|My favorite student's #brotherdogs keep careful watch as she works on her hula hooping skills|
I never dreamed I would be a #girlmom. I grew up with two older brothers and assumed that that was God's way of preparing me to be a boy mom.
Completely caught off guard
When I was pregnant, and I finally learned that I was pregnant with a little girl, it took me almost a full month to believe that it was true. I would even look at my growing belly and tell myself, "That's a girl in there. That's not a boy."
I would ask my doctor every week (because I had a high risk pregnancy and had to see a doctor at least once a week and sometimes twice), "Are you sure that maybe I am not actually having a boy? Are you sure you didn't maybe read the ultrasounds wrong and maybe it was little early to tell?"
My reasons for being challenged with being a #girlmom are ones that are entirely based on legitimized fears. No matter what anyone might think/say, when you are a girl/if you have a daughter, the world is very intimidating. There are ridiculous double-standards that come with being a girl. There are responsibilities that are too closely aligned with automatic shaming that will occur for any number of reasons. And there is so much more than that to discuss for even more blog posts than this.
Sometimes you just gotta deal with yourself
We have a saying in our family and it goes like this...
"Go deal with yourself."
That's the saying.
(And it's so commonly used that it might be one of only three things my daughter ever remembers from her childhood other than, "Stop doing that to Ducky. SERIOUSLY. STOP. IT.")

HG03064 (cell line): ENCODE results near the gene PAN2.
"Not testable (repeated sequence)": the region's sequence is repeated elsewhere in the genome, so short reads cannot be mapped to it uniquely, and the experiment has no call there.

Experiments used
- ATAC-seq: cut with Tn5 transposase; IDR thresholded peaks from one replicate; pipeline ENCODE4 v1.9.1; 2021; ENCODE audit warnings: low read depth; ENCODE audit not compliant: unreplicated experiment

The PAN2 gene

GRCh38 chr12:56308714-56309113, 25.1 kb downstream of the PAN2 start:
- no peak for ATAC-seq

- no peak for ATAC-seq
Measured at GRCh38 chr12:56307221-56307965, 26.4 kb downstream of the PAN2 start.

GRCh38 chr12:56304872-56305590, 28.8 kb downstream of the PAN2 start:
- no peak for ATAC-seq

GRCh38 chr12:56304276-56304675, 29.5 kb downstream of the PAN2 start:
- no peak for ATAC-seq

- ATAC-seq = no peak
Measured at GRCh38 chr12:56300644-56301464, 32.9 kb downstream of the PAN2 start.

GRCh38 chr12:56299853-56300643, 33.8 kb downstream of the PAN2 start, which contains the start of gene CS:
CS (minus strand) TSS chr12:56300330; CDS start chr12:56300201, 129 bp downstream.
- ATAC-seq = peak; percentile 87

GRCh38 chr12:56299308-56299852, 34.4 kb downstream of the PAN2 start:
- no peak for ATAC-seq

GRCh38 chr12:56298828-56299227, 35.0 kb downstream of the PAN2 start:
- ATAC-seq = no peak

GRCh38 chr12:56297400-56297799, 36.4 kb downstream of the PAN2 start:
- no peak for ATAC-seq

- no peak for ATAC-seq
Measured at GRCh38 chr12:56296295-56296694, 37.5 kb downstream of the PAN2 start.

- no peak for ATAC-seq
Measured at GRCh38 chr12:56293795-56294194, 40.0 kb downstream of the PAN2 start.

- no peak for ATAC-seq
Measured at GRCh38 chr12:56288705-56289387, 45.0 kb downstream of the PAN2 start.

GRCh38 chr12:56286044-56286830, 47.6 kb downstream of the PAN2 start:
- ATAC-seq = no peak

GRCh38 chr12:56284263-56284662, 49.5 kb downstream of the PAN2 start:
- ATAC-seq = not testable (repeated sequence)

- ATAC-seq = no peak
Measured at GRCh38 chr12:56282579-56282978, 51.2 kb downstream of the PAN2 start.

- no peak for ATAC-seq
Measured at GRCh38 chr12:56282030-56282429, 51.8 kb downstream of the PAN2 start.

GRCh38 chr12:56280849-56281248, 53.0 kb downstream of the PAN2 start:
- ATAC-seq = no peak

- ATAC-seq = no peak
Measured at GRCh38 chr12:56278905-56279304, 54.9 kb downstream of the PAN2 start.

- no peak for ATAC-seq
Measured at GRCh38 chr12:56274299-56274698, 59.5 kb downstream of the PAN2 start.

If there is one thing that I feel like challenges me more than anything of motherhood (and, in my case, being a #girlmom), it's that I want my daughter to always be thoughtful. I hope that she is intentional and deliberate. This is also a way of saying that I want my favorite student to say/do/be/think in ways that she won't look back and completely regret or (worse yet) resent how things play out. This is not to say that it won't happen to her so much as... I just want to help her mitigate her own impulsivity for impulsivity's sake.
Don't get me wrong. I know that the teen years are coming and then after that the "roaring 20s." (hahahaha - did you see what I did there? I know... I know... I'm not trying to quit my day job)
Still, I am always trying to think of ways to help her understand how much her actions and decisions (even the seemingly smallest ones) have real and sometimes serious consequences not unlike The Butterfly Effect.
Being Katniss might be the answer to it all
Are you a fan of The Hunger Games series? I gotta admit, I wasn't so much of a fan of it if only because it's kind of a disturbing idea (or even just a metaphor no matter if it does really apply to life) to confront. Putting aside the fact that people actually have to kill each other in order to get some of their most basic needs met, I do appreciate that the Hunger Games helped popularize the sport of archery!!!!